Report on Momotombo (Nicaragua) — October 1993

Bulletin of the Global Volcanism Network, vol. 18, no. 10 (October 1993)
Managing Editor: Edward Venzke.

Momotombo (Nicaragua) Fumarolic activity continues to decrease

Please cite this report as:

Global Volcanism Program, 1993. Report on Momotombo (Nicaragua). In: Venzke, E (ed.), Bulletin of the Global Volcanism Network, 18:10. Smithsonian Institution. http://dx.doi.org/10.5479/si.GVP.BGVN199310-344090.

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Momotombo

Nicaragua

12.423°N, 86.539°W; summit elev. 1270 m

All times are local (unless otherwise noted)


A crater inspection on the night of 27 October revealed a decrease in the fumarolic activity observed since August. Temperatures had declined at all measured locations in the three main fumarolic areas. The maximum temperature recorded was 562°C, a decrease of 33° since late September. Some small fissures with very weak incandescence were observed in the most active zone in the W crater wall. The maximum temperature was estimated at 580°C, based on the level of incandescence at measured locations.

Fumarole temperatures increased between 1976 and 1986, reaching >900°C in August 1986. Temperatures were in the 870-885°C range from January 1985 through April 1986 (SEAN 10:11 and 11:05). Similar temperatures were measured in March and April 1989 (SEAN 14:02 and 14:04), but had decreased 50-150°C by April 1990 (BGVN 15:04). Temperatures have now returned to the level observed in 1977.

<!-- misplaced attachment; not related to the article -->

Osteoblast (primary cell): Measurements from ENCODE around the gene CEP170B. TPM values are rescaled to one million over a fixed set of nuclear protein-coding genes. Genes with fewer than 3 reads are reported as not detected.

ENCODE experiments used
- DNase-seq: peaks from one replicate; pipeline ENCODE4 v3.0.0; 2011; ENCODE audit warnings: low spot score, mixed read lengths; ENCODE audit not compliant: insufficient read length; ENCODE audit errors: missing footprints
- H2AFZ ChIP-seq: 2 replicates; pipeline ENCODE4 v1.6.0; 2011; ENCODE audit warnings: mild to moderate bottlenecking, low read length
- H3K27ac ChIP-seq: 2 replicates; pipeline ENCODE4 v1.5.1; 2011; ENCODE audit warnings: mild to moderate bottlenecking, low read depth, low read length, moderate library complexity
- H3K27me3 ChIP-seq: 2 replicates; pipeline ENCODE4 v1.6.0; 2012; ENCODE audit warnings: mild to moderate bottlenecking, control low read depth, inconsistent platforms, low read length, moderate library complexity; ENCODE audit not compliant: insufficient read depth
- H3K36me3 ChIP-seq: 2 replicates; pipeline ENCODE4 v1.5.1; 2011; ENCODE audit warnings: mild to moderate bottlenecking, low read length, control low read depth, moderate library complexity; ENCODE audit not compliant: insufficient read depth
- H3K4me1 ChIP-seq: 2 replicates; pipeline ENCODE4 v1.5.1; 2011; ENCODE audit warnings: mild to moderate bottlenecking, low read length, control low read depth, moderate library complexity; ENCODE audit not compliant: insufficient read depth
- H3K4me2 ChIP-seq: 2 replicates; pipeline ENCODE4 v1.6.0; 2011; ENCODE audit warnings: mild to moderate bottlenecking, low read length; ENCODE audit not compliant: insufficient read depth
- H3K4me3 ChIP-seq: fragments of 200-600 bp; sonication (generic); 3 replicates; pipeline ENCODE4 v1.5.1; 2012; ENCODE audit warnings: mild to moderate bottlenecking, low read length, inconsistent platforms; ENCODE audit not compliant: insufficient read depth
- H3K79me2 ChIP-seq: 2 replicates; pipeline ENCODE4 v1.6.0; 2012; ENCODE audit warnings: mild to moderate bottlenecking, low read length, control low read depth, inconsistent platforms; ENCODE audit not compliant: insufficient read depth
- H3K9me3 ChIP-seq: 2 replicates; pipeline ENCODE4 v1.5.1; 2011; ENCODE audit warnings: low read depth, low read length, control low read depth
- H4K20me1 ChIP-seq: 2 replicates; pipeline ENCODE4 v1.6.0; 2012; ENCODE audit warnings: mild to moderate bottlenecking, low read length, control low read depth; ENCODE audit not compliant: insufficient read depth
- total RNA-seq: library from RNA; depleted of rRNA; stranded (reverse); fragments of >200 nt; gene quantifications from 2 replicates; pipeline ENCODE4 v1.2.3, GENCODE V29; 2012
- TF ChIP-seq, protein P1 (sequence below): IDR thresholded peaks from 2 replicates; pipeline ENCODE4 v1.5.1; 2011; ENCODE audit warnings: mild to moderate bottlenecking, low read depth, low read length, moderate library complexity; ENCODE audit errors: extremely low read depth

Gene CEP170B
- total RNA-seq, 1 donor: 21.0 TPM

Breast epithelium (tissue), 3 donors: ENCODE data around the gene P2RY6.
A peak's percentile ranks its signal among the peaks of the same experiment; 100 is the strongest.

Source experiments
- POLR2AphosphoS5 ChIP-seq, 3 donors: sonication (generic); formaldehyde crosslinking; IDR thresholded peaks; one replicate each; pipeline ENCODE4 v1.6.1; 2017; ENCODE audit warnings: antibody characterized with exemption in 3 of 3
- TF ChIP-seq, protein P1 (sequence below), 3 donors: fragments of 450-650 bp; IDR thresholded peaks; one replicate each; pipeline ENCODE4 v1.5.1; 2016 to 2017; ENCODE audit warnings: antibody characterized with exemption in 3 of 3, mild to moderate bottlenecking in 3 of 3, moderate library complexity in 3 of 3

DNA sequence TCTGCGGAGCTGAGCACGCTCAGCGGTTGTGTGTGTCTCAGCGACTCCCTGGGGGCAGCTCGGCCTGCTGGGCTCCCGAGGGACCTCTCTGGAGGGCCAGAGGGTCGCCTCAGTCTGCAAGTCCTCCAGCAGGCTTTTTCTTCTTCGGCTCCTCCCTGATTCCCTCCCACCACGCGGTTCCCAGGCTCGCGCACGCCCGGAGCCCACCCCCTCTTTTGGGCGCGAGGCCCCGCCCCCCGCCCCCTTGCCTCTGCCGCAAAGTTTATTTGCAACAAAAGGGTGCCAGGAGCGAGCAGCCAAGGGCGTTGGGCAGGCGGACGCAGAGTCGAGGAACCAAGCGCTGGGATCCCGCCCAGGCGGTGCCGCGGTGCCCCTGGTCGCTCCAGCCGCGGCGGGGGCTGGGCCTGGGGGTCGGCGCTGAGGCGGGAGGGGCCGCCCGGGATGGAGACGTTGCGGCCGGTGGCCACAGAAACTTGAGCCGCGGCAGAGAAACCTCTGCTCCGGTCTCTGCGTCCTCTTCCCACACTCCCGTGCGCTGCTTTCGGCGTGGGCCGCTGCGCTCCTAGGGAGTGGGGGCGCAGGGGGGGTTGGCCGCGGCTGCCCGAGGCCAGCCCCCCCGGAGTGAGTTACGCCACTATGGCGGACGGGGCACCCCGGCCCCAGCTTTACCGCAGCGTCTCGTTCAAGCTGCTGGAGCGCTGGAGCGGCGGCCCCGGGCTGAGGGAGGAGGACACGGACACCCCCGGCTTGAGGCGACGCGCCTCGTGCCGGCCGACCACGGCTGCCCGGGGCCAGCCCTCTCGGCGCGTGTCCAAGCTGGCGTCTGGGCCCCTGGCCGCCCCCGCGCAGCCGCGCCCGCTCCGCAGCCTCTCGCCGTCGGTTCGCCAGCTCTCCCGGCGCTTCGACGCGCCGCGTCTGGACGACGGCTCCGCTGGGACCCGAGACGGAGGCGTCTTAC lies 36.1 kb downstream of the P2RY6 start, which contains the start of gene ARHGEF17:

Geologic Background. Momotombo is a young stratovolcano that rises prominently above the NW shore of Lake Managua, forming one of Nicaragua's most familiar landmarks. Momotombo began growing about 4500 years ago at the SE end of the Marrabios Range and consists of a somma from an older edifice that is surmounted by a symmetrical younger cone with a 150 x 250 m wide summit crater. Young lava flows extend down the NW flank into the 4-km-wide Monte Galán caldera. The youthful cone of Momotombito forms an island offshore in Lake Managua. Momotombo has a long record of Strombolian eruptions, punctuated by occasional stronger explosive activity. The latest eruption, in 1905, produced a lava flow that traveled from the summit to the lower NE base. A small black plume was seen above the crater after a 10 April 1996 earthquake, but later observations noted no significant changes in the crater. A major geothermal field is located on the south flank.

Information Contacts: Alain Creusot, Instituto Nicaraguense de Energía, Managua, Nicaragua.